Having anticipated these arguments, the Lady is herself skilled in the rhetoric of advocacy. Indeed, she is prepared to rebut these "scapes"-escapes from both honesty and the relationship.

Vaine Lunatique, against these scapes I could
Dispute, and conquer, if I would,

The words "Vaine Lunatique," like "end," carry a double meaning. That a change of heart cannot be rationally justified makes the Lawyer’s arguments "vain"-in the Lady's view—and him, ultimately, a lunatic. But it would also be vain lunacy for the Lady to “dispute” the arguments because the language and rhetoric of disputation, of law, miss the mark.

But the poem does not end here. In the last line, Donne deploys his common rhetorical trick of the swift reversal. The Lady would dispute and defeat the arguments:

Which I abstaine to doe,
For by to morrow, I may thinke so too.

She is as likely to be a libertine as her lover. Schooled at the Inns by proxy of this or other lovers, she refrains from revealing her counter-arguments lest they be used against her should she herself switch sides. A consummate professional, she can argue any position. But it is her heart, her feelings, the underlying emotion, the reality of love, that remain uncertain and ineffable.

"Womans Constancy" is a commentary on law as fresh and pertinent today as the moment it was written. It raises at least three critiques. First, it suggests that law is gamesmanship, and the objective of the legal game is finding a rhetorical strategy that outwits and defeats an opponent. The Lady, like a sophisticated litigator, anticipates the opposing arguments so that she can devise "scapes." Then, she refrains from divulging the "scapes" lest they be used against her or lest her opponent develop a rebuttal. Similarly, in the world of trial practice, ideals such as equality or free speech are secondary to obtaining the outcome most desirable for a client. Ethically bound to be uncompromisingly partisan, a lawyer invokes ideals to promote self-interest. In practice, ideals are simply means to an end. We may hope that the ideals will be preserved in the neutrality of rules that hold self-interest at bay, but the rules often prove as grey and malleable as those the Lawyer invokes; no matter how strong and universal a rule appears, there always arises a factual circumstance and an advocate pleading for an exception.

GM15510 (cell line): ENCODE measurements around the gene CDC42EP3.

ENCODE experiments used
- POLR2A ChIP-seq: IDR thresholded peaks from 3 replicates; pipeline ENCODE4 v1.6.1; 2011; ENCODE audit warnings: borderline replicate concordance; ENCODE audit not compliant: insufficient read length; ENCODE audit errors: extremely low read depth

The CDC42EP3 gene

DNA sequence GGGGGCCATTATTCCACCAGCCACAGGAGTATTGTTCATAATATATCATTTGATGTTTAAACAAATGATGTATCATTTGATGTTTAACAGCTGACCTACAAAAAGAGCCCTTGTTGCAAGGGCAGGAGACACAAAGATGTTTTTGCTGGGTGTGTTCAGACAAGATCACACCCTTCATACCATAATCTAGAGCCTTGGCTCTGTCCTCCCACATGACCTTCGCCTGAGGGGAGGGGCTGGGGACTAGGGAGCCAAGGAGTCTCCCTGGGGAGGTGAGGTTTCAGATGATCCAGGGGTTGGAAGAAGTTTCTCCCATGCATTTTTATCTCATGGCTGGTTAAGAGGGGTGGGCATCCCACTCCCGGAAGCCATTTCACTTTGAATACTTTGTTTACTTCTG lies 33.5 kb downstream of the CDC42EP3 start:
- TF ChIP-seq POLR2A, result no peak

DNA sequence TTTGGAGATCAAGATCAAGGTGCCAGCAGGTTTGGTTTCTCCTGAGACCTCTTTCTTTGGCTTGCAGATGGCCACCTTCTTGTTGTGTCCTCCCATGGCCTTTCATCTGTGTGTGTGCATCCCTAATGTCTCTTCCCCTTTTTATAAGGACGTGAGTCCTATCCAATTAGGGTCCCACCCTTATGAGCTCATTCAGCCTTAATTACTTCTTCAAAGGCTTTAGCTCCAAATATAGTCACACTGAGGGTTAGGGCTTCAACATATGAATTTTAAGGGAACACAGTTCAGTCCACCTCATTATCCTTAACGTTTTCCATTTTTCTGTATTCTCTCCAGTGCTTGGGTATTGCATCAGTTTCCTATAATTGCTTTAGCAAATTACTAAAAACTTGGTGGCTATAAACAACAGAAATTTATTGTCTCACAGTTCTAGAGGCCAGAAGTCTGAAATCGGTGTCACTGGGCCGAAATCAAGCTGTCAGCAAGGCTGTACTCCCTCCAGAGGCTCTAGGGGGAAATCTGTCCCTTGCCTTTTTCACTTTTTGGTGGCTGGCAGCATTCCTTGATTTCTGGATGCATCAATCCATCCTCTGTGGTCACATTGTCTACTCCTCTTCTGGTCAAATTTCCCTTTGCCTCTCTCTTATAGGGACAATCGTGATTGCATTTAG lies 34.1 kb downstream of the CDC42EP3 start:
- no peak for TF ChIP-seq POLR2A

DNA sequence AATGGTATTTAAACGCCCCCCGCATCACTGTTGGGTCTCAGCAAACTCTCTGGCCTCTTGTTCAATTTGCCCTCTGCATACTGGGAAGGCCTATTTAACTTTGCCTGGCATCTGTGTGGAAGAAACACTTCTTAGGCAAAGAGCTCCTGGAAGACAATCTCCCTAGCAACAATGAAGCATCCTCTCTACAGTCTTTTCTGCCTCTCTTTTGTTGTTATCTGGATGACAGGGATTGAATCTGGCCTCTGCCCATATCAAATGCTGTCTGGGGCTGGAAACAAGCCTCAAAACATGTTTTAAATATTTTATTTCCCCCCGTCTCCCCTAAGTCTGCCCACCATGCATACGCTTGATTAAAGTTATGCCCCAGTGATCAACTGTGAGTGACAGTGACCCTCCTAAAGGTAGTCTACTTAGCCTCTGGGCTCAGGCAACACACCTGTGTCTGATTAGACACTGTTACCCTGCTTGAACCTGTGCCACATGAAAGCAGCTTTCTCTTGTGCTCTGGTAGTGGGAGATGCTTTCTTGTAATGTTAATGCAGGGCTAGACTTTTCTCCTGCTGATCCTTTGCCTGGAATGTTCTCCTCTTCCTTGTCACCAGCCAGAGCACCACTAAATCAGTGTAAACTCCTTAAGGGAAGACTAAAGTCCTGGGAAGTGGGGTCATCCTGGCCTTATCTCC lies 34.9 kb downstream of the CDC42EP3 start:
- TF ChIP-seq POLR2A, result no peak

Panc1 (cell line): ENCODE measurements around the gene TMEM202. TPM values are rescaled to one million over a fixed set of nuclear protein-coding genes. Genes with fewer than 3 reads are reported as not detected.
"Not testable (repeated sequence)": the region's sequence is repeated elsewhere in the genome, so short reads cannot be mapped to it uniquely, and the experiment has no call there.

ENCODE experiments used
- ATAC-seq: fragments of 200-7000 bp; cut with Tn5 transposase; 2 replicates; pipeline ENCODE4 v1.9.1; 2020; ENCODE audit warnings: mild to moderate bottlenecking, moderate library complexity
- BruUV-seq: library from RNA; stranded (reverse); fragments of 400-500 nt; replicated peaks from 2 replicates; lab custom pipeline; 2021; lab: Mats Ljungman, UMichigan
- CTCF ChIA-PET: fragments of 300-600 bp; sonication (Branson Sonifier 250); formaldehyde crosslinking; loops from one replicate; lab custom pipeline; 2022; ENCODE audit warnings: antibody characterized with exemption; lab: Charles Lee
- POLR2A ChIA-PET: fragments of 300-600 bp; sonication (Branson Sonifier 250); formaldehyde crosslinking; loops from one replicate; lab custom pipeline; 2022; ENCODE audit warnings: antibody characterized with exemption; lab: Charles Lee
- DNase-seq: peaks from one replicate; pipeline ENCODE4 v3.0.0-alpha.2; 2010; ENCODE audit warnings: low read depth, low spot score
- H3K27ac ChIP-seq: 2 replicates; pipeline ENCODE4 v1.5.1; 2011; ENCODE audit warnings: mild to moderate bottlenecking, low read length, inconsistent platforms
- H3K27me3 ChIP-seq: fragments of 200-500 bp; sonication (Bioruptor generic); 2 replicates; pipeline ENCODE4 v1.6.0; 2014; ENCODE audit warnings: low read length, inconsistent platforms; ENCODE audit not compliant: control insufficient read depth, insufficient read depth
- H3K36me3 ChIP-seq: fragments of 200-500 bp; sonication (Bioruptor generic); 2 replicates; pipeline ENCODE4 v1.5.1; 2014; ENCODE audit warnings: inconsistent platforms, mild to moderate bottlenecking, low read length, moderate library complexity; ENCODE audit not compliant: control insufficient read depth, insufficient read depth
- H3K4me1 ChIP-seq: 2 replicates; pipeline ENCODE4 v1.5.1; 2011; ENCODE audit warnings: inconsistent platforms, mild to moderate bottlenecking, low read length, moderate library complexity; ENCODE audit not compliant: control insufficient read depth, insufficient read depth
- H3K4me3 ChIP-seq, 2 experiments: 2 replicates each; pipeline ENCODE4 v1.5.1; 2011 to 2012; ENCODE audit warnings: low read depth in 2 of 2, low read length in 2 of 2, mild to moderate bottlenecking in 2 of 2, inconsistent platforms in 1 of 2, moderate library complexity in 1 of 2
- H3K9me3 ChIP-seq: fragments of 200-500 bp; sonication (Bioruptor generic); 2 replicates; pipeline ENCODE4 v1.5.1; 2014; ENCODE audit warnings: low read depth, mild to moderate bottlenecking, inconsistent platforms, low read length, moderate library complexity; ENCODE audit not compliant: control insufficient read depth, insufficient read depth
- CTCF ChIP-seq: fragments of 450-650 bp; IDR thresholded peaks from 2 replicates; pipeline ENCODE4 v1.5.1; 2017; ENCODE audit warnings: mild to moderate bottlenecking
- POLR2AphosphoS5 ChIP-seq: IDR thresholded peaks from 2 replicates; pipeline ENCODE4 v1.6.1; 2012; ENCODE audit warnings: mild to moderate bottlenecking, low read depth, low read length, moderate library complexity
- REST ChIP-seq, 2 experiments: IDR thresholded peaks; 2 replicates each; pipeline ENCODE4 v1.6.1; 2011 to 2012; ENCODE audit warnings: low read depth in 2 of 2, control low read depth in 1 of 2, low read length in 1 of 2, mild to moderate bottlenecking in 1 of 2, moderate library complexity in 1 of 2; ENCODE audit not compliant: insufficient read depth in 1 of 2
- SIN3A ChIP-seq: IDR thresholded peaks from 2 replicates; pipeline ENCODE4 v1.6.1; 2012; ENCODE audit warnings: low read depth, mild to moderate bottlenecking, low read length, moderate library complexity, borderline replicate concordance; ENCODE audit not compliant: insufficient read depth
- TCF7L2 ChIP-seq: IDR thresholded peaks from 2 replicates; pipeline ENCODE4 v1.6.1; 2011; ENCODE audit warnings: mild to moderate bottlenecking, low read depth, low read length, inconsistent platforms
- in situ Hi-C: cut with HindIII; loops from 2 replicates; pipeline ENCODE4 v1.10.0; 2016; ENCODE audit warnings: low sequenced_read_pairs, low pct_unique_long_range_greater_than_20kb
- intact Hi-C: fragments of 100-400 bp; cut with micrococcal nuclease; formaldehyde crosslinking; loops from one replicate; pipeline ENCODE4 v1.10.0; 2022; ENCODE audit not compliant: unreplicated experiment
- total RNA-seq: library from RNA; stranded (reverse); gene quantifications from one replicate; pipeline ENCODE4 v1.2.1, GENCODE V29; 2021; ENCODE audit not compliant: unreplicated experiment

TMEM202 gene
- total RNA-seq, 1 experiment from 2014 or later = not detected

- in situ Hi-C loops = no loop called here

The Lawyer's obligatory partisanship leads to the second character of law reflected in the poem-that legal argument begins from the desired result. Argument is always a rationale for a preconceived outcome. In the poem, the predetermined conclusion is that the Lawyer no longer loves the Lady. The Lawyer's challenge, like that of lawyers generally, is rhetorical—to develop an argument within the acknowledged system of discourse that justifies this result. Like practicing lawyers, he puts possible arguments to the test. Although the law may, at times, pretend that its ultimate conclusions are "clear," they are far from inevitable. In Donne's day, the intractable conundrums of the moots drove home the indeterminacy and plasticity of the law.

Ironically, in an indeterminate system, such as law, working from predetermined result to the reasons for it may be the only way to think or argue effectively; only by examining alternative outcomes can one effectively comprehend and then compare alternative reasoning. As we sense from "Womans Constancy," there is a disjunction between the result and even the best rationale one can pin to it. Indeed, it is an opposing lawyer's job to identify such weaknesses or "scapes."

The idea that argument consists in a foregone result in search of a reason can be seen from another perspective: that the language of reason is inadequate to the task of justifying any result. In "Womans Constancy," the language of law and reason fall short of explaining the reality of love, its arrival and loss, its flowing current. Similarly, legal discourse fails to capture whole realms of experience. It is forever challenged to stretch beyond its established universe of terms to describe and classify human realities as protean and slippery as fleeting emotions. Did a defendant act "intentionally," "recklessly" or only "negligently"? Have two people developed a relationship such that one has become a so-called "fiduciary" with all the polygenic qualities ascribed to such a being? Or perhaps the circumstances underlying the same human relationship give rise to the existence of a "contract" and its reciprocal obligations. In short, the law struggles to fit a complex world within its categories, and its categories, in turn, bend and flex to remain viable in a complex world. Inevitably, the categories reach a point of failure, where human experience does not quite fit into any one, where no explanation within the customary legal discourse really works. Just so, the Lawyer’s arguments fail to justify the end of an affair.